Last Friday, September 2, a far-right extremist attempted twice to fire a pistol held centimeters away from the face of the vice president of Argentina, Cristina Fernández de Kirchner, who ruled the country from 2007 to 2015, following a one-term presidency of her late husband, Nestor Kirchner.
The gunman was identified as Fernando Andrés Sabag Montiel, 35 years old. Born in Brazil, he was naturalized and a resident of Argentina since 1993.
Footage from the assassination attempt shows that Montiel has a number of Nazi tattoos, and he has been identified by authorities as a far-right sympathizer. So far, police have revealed no wider organizational links.
Yesterday, the leading judge in the case sealed the investigation just after ordering the arrest of Montiel’s 23-year-old girlfriend, Brenda Uliarte, identified as a supporter of the far-right Argentine House member Javier Milei, an apologist forArgentina’s 1976-1983 fascist-military dictatorship. Shortly after the attack, Uliarte posted a social media video dissociating herself from it, but ranting against “corruption,” in a backhanded endorsement of the action.
Also yesterday, Security Minister Aníbal Fernández offered his resignation to President Alberto Fernández after it was revealed that the gunman’s cellphone had all the data erased under unknown circumstances after its seizure by security forces.
The attempted murder came in the midst of an extraordinary political crisis. On August 22, Kirchner was charged with corruption in the so-called “Vialidad” case, accused of favoring a fraudulent building company in dozens of construction projects in her native Patagonian state of Santa Cruz when she was president between 2007 and 2015. The Prosecutor’s Office has called for her to be imprisoned for 12 years and banned from holding political office.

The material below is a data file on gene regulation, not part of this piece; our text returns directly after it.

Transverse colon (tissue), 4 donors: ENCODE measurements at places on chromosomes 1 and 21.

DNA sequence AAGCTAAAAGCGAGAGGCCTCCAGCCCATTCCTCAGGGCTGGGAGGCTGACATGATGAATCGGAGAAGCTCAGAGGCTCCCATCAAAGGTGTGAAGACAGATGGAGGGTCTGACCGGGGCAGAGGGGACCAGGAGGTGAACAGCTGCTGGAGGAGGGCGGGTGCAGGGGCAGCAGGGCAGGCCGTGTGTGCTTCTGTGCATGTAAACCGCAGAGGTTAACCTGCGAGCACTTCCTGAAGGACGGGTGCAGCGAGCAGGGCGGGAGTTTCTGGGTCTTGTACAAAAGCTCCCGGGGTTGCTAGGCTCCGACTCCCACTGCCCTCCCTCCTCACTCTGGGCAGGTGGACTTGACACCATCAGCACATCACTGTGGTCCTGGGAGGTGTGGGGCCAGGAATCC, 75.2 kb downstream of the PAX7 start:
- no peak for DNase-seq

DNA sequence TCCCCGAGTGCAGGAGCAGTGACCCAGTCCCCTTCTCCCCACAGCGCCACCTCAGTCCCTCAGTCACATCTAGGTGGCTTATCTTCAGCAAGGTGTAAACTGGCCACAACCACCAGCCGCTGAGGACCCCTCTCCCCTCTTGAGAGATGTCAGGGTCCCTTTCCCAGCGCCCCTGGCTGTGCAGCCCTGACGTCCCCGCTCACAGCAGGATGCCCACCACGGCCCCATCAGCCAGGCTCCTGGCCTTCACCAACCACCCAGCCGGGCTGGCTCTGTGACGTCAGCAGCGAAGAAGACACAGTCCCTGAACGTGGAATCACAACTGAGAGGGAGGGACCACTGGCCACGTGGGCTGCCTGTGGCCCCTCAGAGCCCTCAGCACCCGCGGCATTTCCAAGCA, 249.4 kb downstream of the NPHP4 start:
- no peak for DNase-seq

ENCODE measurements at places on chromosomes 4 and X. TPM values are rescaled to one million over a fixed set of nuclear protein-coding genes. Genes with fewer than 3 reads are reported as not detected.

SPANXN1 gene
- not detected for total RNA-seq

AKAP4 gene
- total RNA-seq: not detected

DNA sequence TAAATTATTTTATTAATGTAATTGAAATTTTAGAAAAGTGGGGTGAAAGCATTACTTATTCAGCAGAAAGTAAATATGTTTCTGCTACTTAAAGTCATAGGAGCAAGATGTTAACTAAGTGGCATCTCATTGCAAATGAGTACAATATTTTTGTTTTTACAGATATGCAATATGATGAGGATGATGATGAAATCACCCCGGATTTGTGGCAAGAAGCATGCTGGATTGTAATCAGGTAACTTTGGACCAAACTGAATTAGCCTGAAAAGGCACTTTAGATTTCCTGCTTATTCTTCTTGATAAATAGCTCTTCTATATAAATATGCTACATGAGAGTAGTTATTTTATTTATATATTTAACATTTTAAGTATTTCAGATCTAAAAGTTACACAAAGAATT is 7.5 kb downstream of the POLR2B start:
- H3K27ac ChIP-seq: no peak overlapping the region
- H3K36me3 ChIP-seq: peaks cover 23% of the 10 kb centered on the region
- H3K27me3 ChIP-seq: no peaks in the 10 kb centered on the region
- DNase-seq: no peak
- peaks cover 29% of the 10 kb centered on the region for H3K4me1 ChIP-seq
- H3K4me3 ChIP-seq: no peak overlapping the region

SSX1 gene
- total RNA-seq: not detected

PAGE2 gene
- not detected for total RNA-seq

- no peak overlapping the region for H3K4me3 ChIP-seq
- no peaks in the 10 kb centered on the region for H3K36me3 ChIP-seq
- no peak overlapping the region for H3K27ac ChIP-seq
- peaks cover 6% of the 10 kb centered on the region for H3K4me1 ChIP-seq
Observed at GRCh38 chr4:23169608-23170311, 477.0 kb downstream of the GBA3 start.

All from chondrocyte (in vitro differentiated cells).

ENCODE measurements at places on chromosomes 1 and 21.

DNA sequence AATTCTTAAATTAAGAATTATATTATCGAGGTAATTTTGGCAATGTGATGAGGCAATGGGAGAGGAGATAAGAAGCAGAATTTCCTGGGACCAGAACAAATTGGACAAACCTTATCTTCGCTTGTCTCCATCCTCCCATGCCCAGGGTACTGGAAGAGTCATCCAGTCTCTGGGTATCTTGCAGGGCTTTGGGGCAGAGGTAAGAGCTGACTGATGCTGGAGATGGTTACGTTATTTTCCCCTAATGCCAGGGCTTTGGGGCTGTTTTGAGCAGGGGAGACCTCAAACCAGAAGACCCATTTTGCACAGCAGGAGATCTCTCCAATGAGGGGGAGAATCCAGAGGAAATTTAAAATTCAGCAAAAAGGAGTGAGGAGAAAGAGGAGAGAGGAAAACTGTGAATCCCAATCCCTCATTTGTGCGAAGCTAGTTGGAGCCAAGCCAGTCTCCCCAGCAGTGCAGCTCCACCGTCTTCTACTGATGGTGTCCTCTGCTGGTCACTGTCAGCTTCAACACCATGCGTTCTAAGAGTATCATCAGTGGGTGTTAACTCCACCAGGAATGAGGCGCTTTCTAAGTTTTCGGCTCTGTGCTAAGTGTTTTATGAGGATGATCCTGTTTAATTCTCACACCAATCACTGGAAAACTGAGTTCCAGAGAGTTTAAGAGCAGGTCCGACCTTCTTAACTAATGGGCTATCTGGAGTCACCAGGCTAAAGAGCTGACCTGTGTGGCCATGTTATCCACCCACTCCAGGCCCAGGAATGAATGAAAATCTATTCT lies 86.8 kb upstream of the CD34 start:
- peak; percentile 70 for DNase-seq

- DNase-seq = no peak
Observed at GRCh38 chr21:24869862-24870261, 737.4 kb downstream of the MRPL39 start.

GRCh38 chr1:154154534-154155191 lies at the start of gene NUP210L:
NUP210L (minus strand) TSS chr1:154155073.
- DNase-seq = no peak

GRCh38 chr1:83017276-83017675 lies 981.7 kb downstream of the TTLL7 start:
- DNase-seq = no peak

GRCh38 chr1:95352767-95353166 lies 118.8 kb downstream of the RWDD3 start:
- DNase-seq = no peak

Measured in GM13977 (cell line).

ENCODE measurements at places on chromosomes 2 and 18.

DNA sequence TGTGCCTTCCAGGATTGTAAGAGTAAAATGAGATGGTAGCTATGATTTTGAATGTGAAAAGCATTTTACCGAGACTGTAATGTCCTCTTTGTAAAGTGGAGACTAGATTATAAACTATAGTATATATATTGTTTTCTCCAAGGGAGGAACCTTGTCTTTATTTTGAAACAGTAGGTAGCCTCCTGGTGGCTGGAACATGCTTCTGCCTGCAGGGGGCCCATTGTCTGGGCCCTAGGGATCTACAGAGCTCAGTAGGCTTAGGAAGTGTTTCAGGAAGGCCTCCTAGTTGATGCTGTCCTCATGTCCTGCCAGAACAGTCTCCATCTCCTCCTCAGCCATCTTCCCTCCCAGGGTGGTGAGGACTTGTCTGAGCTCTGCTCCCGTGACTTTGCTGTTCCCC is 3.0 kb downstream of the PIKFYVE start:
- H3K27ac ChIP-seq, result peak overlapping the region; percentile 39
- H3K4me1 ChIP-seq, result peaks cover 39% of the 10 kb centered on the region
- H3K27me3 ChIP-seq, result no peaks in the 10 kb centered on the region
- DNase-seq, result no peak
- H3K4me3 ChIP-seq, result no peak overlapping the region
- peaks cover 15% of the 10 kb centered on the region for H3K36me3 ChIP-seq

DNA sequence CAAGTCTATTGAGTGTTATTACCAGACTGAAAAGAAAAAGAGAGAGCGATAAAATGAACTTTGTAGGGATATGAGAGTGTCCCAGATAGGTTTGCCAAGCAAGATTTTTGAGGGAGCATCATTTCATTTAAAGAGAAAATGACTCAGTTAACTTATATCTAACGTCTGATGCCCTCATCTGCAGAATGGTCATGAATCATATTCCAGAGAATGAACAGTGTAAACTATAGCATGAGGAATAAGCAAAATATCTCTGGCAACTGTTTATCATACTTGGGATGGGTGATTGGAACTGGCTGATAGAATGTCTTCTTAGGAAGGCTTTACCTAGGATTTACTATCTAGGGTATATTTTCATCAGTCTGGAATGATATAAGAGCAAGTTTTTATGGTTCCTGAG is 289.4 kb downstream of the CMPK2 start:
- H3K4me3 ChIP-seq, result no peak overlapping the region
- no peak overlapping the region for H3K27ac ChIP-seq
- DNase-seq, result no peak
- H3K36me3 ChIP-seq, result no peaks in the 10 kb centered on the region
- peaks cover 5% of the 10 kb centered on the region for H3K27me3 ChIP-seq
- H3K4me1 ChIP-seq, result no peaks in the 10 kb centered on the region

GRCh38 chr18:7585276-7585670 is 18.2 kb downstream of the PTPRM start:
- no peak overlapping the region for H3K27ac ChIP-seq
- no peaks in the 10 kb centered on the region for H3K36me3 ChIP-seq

The gunman infiltrated a crowd of supporters who have held a vigil below her private apartment in the upscale Recoleta neighborhood since the indictment, and was greeting her as she returned home.
Minutes after the attack, President Alberto Fernández decreed a holiday for the next day and called on Argentines to support “democracy” and repudiate the attack. Authorities report that 500,000 demonstrators rallied against the attack in front of the presidential palace, the Casa Rosada, on Saturday.
The attempted murder and the indictment of Kirchner, a former president associated with the so-called “Pink Tide” of bourgeois-nationalist governments in South America in the early 2000s, take place against the backdrop of a crushing social and political crisis in the country. It has seen the ruling Peronist Justicialista Party hemorrhage support and lose the control of the Argentine Senate for the first time in the party’s 80-year history last year. The crisis also saw the far-right, led by Milei, win 1 million votes and enter Congress for the first time.
In August, Argentina suffered a sharp acceleration of monthly inflation to 7.4 percent, setting annual inflation on a path to surpass 90 percent by the end of the year, and potentially hit three digits—the highest anywhere in the world. Poverty stands at over 40 percent, with just under 10 percent of Argentines facing food insecurity. A recent Caritas charity report revealed that 60 percent of Argentines have been poor at some point during the last 10 years, and 30 percent of them have been poor for the whole of the last 10 years.
Meanwhile, inflation has been compounded by criminal speculation by major soy, wheat and corn producers, who have withheld grain from the market, betting that the government will be forced to devaluate the national currency, the peso, eventually leading to an explosion of profits from exports.
The political response to the social catastrophe on the part of the Peronists has been utterly reactionary. Having lost over 6 million votes between 2019, when it was returned to power, and the 2021 midterm Congressional elections, the government has steadily moved to the right, reneging on each and every election promise in order to meet payments on a massive US$45 billion IMF loan.
Shortly before Kirchner’s indictment, on August 3, the fractured Justicialista party had agreed on the nomination of Speaker of the House Sergio Massa for a new economic “super-ministry” bringing under its control the Development and Agriculture, Grains and Fishing portfolios. Massa, a former right-wing Peronist and favorite of big business, became the third Economy Minister in a month, after the Kirchner-appointed Silvina Batakis resigned less than a month after taking office. The nomination of Massa made President Fernández all but a figurehead.